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It All Started a Mere 150 Years Ago

"People who are anxious to bring on war don't know what they are bargaining for. They don't see all the horrors that must accompany such an event." — General "Stonewall" Jackson

In many civic parades, marching military personnel are a regular sight. It's often stirring but certainly not new. It's also a reminder of how quickly time passes. For some, seeing Vietnam, Korean or World War II veterans is a reminder of something in which they were involved. For younger viewers, it might seem like ancient history. It's anything but.

The fathers of today's vets surely watched World War I soldiers marching in their time. And their fathers invariably saw Union Civil War veterans parading. That's how quickly time passes.

While there's always a proud celebratory air when viewing troops, I have to believe it wasn't quite as jubilant for those shortly after the end of the Civil War. After all, in just five short years, over 650,000 Americans were killed — fully 2 percent of the entire U.S. population of the day and more casualties than all other U.S. wars combined. And hundreds of thousands of others were wounded or crippled for life. Although there were parades and celebrations after it was over, it was probably more a collective sigh of relief. Last week, all that began a mere 150 years ago.

While the war certainly started with a major "bang" in 1861 at Fort Sumter, it would have been nice if all battles had a similar result for those fighting. You see, 43 cannons and mortars bombarded the fort and its 83 federal defenders. Those troops fought back gallantly, but they finally succumbed and surrendered. The good news was that no one was killed on either side. It gets more bizarre. Afterward, while firing a planned 100-gun salute to the American flag, an errant spark set off a pile of ammunition that killed one Union soldier and almost leveled the fort. Oops.

Subsequent battles were entirely different. Shortly after, the First Battle of Bull Run took place near Manassas, Va. Of the 75,000 participating soldiers, 5,000 men were killed or captured. It went downhill from there — destroying farms, towns, cities and innumerable families for decades to come.

It goes without saying that mail has been the lifeblood of communication during every war. Mail during the Civil War was especially interesting. There were no phones, and the Union and Confederacy both had their own stamps and postal systems. Amazingly, mail was one of the few things that made it through battle lines almost unhampered. After all, it was a war fought between brothers, uncles and cousins. They may have disagreed, fought and even tried to kill each other, but they still communicated.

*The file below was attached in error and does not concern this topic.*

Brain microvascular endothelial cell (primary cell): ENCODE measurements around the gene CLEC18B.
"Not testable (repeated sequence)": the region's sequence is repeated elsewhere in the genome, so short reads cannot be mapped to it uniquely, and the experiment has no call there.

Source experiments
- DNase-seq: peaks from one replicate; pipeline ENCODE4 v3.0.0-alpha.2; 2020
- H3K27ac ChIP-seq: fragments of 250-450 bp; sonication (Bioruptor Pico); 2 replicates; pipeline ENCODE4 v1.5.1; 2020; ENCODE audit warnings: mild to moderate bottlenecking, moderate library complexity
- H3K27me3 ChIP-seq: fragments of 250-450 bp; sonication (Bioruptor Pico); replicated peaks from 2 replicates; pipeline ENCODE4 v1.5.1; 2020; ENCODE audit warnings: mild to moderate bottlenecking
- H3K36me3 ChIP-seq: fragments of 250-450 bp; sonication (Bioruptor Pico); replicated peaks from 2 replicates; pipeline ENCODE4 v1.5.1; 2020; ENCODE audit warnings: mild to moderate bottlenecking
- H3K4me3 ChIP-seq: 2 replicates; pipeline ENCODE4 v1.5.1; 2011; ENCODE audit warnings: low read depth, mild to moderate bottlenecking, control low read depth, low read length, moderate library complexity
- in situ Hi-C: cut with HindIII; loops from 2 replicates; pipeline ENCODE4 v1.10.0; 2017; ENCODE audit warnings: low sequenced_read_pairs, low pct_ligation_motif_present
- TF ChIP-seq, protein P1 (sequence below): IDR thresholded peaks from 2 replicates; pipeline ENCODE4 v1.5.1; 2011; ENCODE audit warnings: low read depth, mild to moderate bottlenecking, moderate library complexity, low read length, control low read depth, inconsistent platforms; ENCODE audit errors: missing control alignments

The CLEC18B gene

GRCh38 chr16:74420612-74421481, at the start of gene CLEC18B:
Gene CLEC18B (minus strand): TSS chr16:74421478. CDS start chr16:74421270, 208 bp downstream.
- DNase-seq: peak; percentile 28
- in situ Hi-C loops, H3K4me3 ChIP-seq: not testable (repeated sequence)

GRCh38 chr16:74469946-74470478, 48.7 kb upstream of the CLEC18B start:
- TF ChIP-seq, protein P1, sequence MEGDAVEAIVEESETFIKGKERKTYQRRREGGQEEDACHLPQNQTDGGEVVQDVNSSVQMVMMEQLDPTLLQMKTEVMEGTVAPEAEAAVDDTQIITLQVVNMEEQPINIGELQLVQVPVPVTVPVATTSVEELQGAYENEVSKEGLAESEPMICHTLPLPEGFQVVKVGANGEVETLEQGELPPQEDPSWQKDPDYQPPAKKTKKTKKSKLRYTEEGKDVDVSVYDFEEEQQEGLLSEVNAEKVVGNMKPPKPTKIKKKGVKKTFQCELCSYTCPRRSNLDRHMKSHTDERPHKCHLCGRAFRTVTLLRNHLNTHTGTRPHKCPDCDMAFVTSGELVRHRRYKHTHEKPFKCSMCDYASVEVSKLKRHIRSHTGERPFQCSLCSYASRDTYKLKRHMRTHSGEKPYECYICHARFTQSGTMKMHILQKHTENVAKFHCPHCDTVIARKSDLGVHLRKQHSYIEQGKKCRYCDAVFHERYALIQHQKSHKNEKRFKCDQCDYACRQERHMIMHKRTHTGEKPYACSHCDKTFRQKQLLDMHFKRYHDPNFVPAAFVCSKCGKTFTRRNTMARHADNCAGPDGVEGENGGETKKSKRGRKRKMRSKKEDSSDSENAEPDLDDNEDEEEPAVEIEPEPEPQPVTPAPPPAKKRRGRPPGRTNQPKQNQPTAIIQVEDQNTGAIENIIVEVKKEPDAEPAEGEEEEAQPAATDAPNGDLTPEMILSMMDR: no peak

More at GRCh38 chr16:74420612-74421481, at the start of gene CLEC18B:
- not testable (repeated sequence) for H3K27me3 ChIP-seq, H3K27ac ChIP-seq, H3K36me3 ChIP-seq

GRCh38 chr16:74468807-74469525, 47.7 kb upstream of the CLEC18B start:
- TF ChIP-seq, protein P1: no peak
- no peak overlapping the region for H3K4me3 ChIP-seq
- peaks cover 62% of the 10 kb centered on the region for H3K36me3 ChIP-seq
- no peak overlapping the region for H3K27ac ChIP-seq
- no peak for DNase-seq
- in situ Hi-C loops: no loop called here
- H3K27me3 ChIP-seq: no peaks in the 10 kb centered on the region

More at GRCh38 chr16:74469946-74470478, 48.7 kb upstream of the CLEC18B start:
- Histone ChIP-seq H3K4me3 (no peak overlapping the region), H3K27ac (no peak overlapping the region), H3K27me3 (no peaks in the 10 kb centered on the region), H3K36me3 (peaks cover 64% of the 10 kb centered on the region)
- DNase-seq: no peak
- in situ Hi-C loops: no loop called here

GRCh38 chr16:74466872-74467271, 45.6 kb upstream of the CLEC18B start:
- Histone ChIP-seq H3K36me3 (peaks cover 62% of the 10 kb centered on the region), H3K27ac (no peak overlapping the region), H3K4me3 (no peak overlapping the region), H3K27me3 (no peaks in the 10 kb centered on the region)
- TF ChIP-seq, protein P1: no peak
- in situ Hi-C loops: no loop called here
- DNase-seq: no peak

Following on that same spirit and the heels of previous commemorative stamps issued to honor major milestones, the U.S. Postal Service has just issued the first two stamps in what will be an ongoing five-year series recognizing the Civil War.

The stamps show images of the attack on Fort Sumter and the Battle of Bull Run. The Fort Sumter image is based on a Currier & Ives lithograph of the fort's bombardment. The Bull Run visual was taken from an oil painting of the capture of Ricketts' battery at the battle.

Most impressive about the images is that they are both reminiscent of previous commemorative stamps that colorfully convey a rich message and tell a story. Prior to today's countless digital distractions, they were the type of stamp that made both kids and adults interested in stamps and historic events.

Just issued, sheets of 12 self-adhesive stamps are accompanied by substantial history-related copy and significant quotes from participants in the war. Each sheet also contains vintage photographs of people, troops and places taken during the era.

While the stamps were officially issued last week in Charleston, S.C., those interested in special first-day-of-issue cancels can still obtain them by mail. To do so, purchase the stamps at a local post office and affix them to a self-addressed envelope. Send that inside of a separate mailing envelope to: Civil War: 1861 Stamps, Postmaster, 7075 Cross County Road, Charleston, S.C. 29423-9998.

All specially canceled envelopes will be returned via regular mail. There's no charge for the cancel, but all orders must be placed NO later than June 13, 2011.

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